If you're learning about organic vegetable gardening, chances are you're also learning a lot about compost, the thing that "happens" as leaves, pulled weeds, and grass clippings, or animal manure, break down into a rich, dark, crumbly, earth-smelling material. High-quality compost is teeming with life, full of beneficial microorganisms that will help improve your soil life and your plants' vitality. It can also help protect against plant disease. And for new gardeners who may not have a simple home-composting system in their yard yet, picking up bagged compost at the municipal or landscaping center, or at a big home-improvement store, may seem simple enough.
The problem is, not all compost is created equally, and some manufacturers even use human sewage sludge (which means, yes, human waste, though the industry terms it biosolids). This sludge can be laced with virtually anything that homeowners, hospitals, or industrial plants put down their sinks—endocrine-disrupting pharmaceuticals and shampoo chemicals, industrial solvents, and heavy metals. And who wants to grow vegetables in that?
(Whether you're starting your first garden or switching to organic, Rodale’s Basic Organic Gardening has all the answers and advice you need—get your copy today!)
The good news is the use of human sewage sludge is strictly banned in organic agriculture (another reason to eat USDA-certified food). However, many nonorganic farmers do use it to grow food crops, and it's also allowed to be used in municipal composting or store-sold bagged compost, and is sometimes labeled as "organic" or "natural" material. (Use of the term "organic" is strictly enforced in the food industry, but less so in other industries.) The Environmental Protection Agency declares human sludge safe for use as long as it passes testing for nine substances and two indicator bacteria. Which hardly covers all possible contaminants, considering that there are more than 80,000 chemicals in use right now in the U.S. "I have more than nine things under my sink that I wouldn't pour on my food source," says Darree Sicher, founder of the United Sludge Free Alliance. "There's no study on what happens when all of these things are combined."
Beyond the biosolids problem, the former Organic Gardening magazine tested 30 bags brands of compost and found other major issues, from manure that wasn't finished decomposing and reeked of ammonia to wildly varying application rate instructions to a product that contained bark mulch (something you use in your flower beds, but not your veggie garden) instead of advertised compost. Location also matters because even big-branded companies source compost ingredients locally, and they vary.
Most high-quality compost will contain mostly leaf mold, yard waste, and animal manure, explains April Johnson, horticulturalist at the Rodale Institute, an organic research farm located in Pennsylvania. She urges customers to actually feel the bag, or peek through a small tear in the bag, to check things out. "It should feel nice and earthy, like soil but a little lighter," she explains. "Stay away from ones that feel heavy like bags of sand. A lot of big-box stores, their compost feels like concrete in a bag. I question what's making it feel that way."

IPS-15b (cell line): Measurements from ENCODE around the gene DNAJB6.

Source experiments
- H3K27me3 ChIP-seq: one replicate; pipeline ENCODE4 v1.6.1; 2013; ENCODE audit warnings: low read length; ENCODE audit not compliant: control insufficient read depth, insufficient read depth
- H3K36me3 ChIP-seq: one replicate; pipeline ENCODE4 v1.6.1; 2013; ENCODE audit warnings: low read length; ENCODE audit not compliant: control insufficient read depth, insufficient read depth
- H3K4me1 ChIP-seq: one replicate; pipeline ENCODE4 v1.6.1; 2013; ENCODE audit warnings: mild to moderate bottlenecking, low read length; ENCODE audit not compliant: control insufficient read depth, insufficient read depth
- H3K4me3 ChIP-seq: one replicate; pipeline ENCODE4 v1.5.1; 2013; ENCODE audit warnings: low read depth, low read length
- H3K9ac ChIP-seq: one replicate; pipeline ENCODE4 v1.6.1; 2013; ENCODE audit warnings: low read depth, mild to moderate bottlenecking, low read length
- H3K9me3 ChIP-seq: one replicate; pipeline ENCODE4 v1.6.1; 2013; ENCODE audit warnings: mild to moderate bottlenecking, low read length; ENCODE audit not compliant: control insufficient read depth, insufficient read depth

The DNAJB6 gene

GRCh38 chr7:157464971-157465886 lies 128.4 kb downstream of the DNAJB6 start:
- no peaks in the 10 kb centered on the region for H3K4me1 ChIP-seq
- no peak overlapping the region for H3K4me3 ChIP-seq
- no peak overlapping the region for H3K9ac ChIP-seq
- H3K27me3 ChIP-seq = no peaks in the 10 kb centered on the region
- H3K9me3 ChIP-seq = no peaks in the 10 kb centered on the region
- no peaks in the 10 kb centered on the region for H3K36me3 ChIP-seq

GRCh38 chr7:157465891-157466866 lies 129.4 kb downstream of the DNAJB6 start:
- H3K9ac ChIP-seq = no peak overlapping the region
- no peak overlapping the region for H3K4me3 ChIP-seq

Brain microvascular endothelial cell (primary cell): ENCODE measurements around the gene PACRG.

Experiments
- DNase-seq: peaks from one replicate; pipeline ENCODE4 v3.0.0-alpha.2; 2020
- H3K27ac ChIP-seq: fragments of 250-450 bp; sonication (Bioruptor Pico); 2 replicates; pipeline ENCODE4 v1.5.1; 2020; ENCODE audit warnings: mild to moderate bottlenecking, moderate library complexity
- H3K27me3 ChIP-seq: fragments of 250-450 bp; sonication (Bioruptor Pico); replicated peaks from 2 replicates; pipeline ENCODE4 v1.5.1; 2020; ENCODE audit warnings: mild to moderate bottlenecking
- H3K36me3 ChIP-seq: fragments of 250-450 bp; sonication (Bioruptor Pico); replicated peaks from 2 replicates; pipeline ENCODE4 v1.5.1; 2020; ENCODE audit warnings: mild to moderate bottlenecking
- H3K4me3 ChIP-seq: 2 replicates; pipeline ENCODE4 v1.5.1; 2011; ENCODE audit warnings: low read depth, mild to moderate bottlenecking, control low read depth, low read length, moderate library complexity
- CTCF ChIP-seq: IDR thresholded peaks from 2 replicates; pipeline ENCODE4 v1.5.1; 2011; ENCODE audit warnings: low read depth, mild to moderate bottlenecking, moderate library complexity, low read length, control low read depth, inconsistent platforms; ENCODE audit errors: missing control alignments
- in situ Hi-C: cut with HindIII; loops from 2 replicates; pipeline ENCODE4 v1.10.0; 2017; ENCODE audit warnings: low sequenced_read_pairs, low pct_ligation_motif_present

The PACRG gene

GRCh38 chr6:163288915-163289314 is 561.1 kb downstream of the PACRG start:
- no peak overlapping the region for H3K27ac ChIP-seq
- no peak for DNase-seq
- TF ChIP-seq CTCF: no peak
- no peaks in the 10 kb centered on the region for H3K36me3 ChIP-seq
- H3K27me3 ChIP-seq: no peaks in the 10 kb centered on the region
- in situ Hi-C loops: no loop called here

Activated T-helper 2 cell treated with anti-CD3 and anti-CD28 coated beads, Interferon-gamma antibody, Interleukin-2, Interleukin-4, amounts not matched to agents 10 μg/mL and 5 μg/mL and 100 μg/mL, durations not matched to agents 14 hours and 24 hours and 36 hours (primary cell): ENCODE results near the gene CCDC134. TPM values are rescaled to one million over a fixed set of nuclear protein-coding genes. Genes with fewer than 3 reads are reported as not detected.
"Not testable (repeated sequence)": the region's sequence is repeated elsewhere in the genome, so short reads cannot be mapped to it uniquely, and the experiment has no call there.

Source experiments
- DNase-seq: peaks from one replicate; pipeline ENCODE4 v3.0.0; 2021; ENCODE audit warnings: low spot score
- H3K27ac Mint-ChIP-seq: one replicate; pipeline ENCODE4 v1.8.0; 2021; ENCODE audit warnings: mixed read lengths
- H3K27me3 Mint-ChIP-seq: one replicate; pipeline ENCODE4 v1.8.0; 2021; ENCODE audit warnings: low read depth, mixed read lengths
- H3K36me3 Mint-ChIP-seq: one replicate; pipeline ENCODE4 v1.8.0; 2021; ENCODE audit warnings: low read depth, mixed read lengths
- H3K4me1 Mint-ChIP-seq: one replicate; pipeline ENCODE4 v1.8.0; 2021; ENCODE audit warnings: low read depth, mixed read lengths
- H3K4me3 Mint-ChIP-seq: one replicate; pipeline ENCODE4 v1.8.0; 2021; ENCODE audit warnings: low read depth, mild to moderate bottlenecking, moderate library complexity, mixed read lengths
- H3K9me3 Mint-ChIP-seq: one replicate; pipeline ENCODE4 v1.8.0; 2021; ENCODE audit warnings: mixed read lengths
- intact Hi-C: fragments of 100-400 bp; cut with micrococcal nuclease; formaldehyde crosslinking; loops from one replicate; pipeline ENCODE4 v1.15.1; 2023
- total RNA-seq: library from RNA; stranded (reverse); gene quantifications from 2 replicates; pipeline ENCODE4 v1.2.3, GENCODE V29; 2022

Here's what you need to know about buying compost:
Grill the seller
Avoid buying any bag of compost (or from a pile of compost) where biosolids are labeled as an ingredient. Also avoid buying a product that lists "inert ingredients" because you have no idea what they may be, Johnson advises. If that information isn't on the bag, whip out your cell and call the manufacturer's number given on the bag. Ask if they use "biosolids" in the product, and if they do, make sure to tell them you're not going to buy it because of that fact. "That market pressure will help these companies reevaluate what they're doing," says Sicher.
If your compost clears the biosolids test, you still want to press further to know what it's made of. "A compost made of nothing but bark and sawdust doesn't provide much nutrition for soil organisms or—eventually—for plants," explains Ed Smith, author of The Vegetable Gardener's Bible (10th Anniversary Edition. "The more diverse the material in it, the more diverse the bacterial and fungal populations in compost."
If you are purchasing a load of compost from a local composting center, ask the employees what goes into the compost, and what the pile is treated with, if anything. Most compost centers will have a separate area provided for the community to drop their yard waste, which is generally the start of the available compost. Often, the employees will be happy to show you their starter piles, and the more decomposed piles.
Smith adds that some potent herbicides, like Clopyralid (used on lawn and grain crops) don't break down even during the composting process, and can destroy virtually everything in your garden if introduced. There's a cheap and easy test to determine if your compost harbors harmful herbicides (or at the very least, a bad PH). Try starting a few lettuce seeds in the compost. If germination is poor or nonexistent, herbicides could be present or the pH of the soil could be way off. In either case, you don't want to use this type of compost.
Choose compost that has a loose texture, is dark brown or black, and has an earthy or musty smell (no ammonia or sewer odor). Of course, you could also learn to these 5 ways to compost without a backyard. Learn some compost lingo, and you'll be talking like a composting-turning-pro in no time.
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